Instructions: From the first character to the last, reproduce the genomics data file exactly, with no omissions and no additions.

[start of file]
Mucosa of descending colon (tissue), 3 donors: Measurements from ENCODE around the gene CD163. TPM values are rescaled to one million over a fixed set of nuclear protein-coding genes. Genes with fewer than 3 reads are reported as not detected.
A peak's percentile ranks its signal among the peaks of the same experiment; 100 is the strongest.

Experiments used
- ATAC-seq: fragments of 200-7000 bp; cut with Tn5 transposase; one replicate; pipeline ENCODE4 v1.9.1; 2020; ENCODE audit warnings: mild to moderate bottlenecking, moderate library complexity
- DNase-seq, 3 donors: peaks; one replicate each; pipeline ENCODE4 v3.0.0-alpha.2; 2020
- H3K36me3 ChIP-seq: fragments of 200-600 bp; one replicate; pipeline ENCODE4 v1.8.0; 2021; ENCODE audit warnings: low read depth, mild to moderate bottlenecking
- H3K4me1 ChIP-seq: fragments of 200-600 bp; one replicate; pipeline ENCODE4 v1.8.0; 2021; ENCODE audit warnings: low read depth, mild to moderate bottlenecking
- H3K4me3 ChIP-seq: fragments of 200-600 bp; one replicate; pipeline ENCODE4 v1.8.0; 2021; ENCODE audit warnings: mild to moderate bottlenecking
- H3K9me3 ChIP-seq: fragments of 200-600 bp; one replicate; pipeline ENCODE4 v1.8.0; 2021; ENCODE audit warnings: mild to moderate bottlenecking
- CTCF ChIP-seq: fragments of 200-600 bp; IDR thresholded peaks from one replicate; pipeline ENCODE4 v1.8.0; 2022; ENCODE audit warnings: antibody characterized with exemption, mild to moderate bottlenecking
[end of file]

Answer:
Mucosa of descending colon (tissue), 3 donors: Measurements from ENCODE around the gene CD163. TPM values are rescaled to one million over a fixed set of nuclear protein-coding genes. Genes with fewer than 3 reads are reported as not detected.
A peak's percentile ranks its signal among the peaks of the same experiment; 100 is the strongest.

Experiments used
- ATAC-seq: fragments of 200-7000 bp; cut with Tn5 transposase; one replicate; pipeline ENCODE4 v1.9.1; 2020; ENCODE audit warnings: mild to moderate bottlenecking, moderate library complexity
- DNase-seq, 3 donors: peaks; one replicate each; pipeline ENCODE4 v3.0.0-alpha.2; 2020
- H3K36me3 ChIP-seq: fragments of 200-600 bp; one replicate; pipeline ENCODE4 v1.8.0; 2021; ENCODE audit warnings: low read depth, mild to moderate bottlenecking
- H3K4me1 ChIP-seq: fragments of 200-600 bp; one replicate; pipeline ENCODE4 v1.8.0; 2021; ENCODE audit warnings: low read depth, mild to moderate bottlenecking
- H3K4me3 ChIP-seq: fragments of 200-600 bp; one replicate; pipeline ENCODE4 v1.8.0; 2021; ENCODE audit warnings: mild to moderate bottlenecking
- H3K9me3 ChIP-seq: fragments of 200-600 bp; one replicate; pipeline ENCODE4 v1.8.0; 2021; ENCODE audit warnings: mild to moderate bottlenecking
- CTCF ChIP-seq: fragments of 200-600 bp; IDR thresholded peaks from one replicate; pipeline ENCODE4 v1.8.0; 2022; ENCODE audit warnings: antibody characterized with exemption, mild to moderate bottlenecking